New York -- Saturday marked the third month anniversary of Occupy Wall Street. It was also Bradley Manning’s Birthday. It was one of those days that confirmed the validity of the chant: “All Day, All Week, Occupy Wall Street.”
Ok, maybe, it wasn’t a whole week but Saturday felt like a week in one day.
The plan for the day, as announced, was to gather at Duarte Park at 6th Avenue and Canal Street to attempt a RE-Occupation of vacant land owned by Trinity Church, more of a real estate company than a house of worship.
For a few weeks, the Occupy Movement had been demanding that the Church allow the movement to take “sanctuary” on that land. There were earlier protests and even a hunger strike that made page one of the New York Times.
Police in riot gear had ousted the occupiers the last time they tried to take over the space a few weeks back, and, since then, there has been a rancorous standoff between a Church that is supported by many fat cat one-percenters and OWS’s volunteer non-violent army of outrage.
The Church has repeatedly turned the movement down, despite support for the OWS demands from many clergy in New York and the most famous Episcopal priest in the world, South Africa’s Desmond Tutu. (Tutu sent OWS a supportive message, but then later sent the Church a disclaimer of any attempt on his part to sanction violence.)
No doubt church lawyers were expressing worries about financial liability should there be any claims, but many of the their trustees had political objections. They are Wall Streeters, including, a Vice President of Brookfield Properties, the owner of the “public” Zuccotti Park that had been the Movement’s home until they were unceremoniously and violently ejected by police in the dark of night.
Trinity Church may be there to serve God, but the defense of their real estate portfolio seems to come before their pretensions at social justice.
The gathering at Duarte Park was predictably surrounded by cops, some in riot gear, while what looked like a the Zuccotti Park alumni Association roamed around on a sliver of a City Park next to the unholy Trinity site.
At least half of the crowd, which grew as the day progressed, appeared to be covering the other half with still or video cameras and tape recorders. The press was out in force too, no doubt hoping for a bloody confrontation. Pacifica Radio outlet WBAI was broadcasting live and its programming was played back at the crown on boom boxes.
The librarians of the People’s Library where on hand with a few boxes of newly donated books, but, despite the rhetoric, the scene seemed tired except for those who were dancing around or looking for action.
A few activists and clergy were arrested for climbing over the fence while others tried, but failed, to knock it down. (There were more than 50 arrests Saturday.)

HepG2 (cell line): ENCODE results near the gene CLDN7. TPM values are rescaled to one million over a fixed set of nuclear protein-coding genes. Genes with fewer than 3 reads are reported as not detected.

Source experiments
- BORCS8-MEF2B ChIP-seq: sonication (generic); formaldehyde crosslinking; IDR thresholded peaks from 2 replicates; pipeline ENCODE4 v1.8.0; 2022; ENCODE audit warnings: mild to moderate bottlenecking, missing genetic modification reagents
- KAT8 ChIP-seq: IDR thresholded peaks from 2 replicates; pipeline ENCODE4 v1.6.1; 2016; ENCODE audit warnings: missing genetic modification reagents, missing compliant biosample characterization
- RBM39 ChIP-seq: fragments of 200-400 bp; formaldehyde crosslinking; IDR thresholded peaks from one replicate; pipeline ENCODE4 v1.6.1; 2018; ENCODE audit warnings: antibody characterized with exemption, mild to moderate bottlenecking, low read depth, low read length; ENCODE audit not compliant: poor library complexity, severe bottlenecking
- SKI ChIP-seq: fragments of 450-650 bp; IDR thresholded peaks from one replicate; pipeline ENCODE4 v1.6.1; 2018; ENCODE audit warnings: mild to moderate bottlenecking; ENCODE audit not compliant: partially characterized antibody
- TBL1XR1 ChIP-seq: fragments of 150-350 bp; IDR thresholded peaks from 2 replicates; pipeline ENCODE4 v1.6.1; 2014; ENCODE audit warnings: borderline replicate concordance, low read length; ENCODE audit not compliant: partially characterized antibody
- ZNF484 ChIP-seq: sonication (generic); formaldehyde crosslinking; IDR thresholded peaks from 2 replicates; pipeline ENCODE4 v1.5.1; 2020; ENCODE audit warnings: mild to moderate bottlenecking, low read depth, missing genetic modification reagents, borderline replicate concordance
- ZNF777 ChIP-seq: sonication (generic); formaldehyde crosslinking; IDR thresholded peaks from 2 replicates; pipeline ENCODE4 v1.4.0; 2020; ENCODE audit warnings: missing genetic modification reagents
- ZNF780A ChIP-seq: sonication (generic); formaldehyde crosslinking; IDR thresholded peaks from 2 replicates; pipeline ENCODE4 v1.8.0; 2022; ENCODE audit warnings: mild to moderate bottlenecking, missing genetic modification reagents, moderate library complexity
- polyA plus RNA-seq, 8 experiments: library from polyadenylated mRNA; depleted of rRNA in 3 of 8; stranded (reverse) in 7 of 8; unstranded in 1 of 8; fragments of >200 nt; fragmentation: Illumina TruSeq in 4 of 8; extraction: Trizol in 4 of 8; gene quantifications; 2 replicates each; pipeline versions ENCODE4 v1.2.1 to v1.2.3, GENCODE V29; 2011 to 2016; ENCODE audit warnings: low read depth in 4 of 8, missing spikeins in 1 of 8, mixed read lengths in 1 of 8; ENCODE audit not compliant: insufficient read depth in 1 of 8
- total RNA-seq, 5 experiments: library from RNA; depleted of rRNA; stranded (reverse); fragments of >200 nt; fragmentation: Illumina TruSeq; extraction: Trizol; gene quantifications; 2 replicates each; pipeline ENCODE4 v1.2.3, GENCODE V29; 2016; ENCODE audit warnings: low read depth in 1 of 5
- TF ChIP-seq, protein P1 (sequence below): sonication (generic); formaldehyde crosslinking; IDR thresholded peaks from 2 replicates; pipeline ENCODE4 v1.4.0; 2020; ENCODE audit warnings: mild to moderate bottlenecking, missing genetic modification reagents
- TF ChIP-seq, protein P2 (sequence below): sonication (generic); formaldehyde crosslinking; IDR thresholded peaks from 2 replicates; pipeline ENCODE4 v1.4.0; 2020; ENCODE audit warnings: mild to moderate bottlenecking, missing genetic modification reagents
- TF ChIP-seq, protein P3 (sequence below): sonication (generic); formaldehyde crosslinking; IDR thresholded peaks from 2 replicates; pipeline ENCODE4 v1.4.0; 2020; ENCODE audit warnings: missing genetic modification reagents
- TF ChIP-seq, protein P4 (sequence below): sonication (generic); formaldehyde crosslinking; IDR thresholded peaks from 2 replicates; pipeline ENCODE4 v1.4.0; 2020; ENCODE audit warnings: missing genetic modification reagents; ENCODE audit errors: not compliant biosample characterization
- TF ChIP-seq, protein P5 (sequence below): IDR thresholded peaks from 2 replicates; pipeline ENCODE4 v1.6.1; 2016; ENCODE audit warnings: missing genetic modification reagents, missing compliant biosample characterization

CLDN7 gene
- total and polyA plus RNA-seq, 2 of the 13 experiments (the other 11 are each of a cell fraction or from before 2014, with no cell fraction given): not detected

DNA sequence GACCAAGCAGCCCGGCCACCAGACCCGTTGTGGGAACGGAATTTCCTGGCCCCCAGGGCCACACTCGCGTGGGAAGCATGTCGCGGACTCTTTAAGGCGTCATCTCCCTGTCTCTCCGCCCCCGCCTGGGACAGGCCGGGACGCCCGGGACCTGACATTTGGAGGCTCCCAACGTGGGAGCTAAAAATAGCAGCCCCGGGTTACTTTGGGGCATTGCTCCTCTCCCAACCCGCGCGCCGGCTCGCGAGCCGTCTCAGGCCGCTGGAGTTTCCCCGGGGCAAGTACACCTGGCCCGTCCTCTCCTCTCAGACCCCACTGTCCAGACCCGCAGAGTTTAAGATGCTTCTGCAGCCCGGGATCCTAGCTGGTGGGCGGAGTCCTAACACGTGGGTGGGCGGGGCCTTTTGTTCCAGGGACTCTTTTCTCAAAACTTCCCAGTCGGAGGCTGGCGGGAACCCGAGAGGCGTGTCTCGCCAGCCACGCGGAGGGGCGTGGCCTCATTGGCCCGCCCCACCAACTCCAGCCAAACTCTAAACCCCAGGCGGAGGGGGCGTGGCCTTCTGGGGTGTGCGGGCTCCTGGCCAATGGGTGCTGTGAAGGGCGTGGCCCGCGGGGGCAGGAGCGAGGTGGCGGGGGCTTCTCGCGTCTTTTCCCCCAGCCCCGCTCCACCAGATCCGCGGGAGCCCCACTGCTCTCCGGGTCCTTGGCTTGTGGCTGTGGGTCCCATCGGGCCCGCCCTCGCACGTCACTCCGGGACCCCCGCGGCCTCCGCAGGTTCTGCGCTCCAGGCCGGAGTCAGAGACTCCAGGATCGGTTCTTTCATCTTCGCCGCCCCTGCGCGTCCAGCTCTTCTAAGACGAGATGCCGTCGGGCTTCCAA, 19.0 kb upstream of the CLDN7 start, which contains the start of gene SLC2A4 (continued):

I was pretty discouraged by the relatively small turnout and the focus on getting to occupy a new tiny land base in an area with no real pedestrian traffic nearby, instead of finding more ways to reach out to mainstream America.
Saturday was a big Christmas shopping day. While tens of thousands of New Yorkers were flocking to stores in Times and Herald Square, I thought that if you want to hit at economic power, you should be Occupying Macy’s or Toys R’Us.
All the stores were putting on new sales after Black Friday turned out to be relative bust. Why not a march by Occupy Santas?
It all seemed unpromising when announced concerts at the park by Lou Reed and others didn’t seem to materialize, or at, least I missed them.
But I left too soon.
Unknown to me, the movement then launched a previously unscheduled march – but, at the last minute changed its direction and headed uptown, catching the police unaware.
The Live Stream people went with them so what happened next was shown on the Internet. One of the live streamers was busted but kept his camera-computer going from inside a Police paddy wagon.
At one point, I saw coverage by three cameras. One view, in ironic counter-point, covered several cops defending the statue of the Bull on an empty Wall Street traffic junction. No one there was bullish. Bullshit anyone?
The cops attacked as the activists marched up Seventh Avenue at 29th Street, arresting some for marching when they should be walking, a crime that may soon by punishable by the crazed new NDAA measure treating the homeland as a battlefield.
The crowd then broke into smaller guerilla-style groups, darting in and out of various streets, and ending up in a packed Times Square on a Saturday night at the height of the Christmas shopping season.
This march was spontaneous, powered by the power of surprise. The police actually chased some out of towners out of Times Square to try to cut them off at the pass, but failed.
Before the men in Blue, led by men in White, could reassert their version of Law and Order, and while shoppers and tourists watched, the occupiers began “mic-checking," with individual after individual shouting out “Why I Occupy,” and offering personal statements and testimony that were repeated several times.
In this way, individual members of the movement, from every class, color and gender, spoke with eloquence about their reasons for protesting—personal reasons and social reasons, national reasons and global reasons, economic reasons and political reasons reached out to thousands.
They had to electrify whoever was watching, Their passion and sincerity was there for all to see.
I watched the Live Stream of the event on a computer in Harlem and was moved, at some points, to tears by how articulate and reasonable they were. They later left the square and returned to Zuccotti Park for a late-night General Assembly meeting.
Not only was this the best show on Broadway on the “Great White Way” for that hour, but it proved the correctness of a political claim, asserted in one of the OWS signs written after the police raided Zuccotti Park.
It reads: “It’s So Not Over.”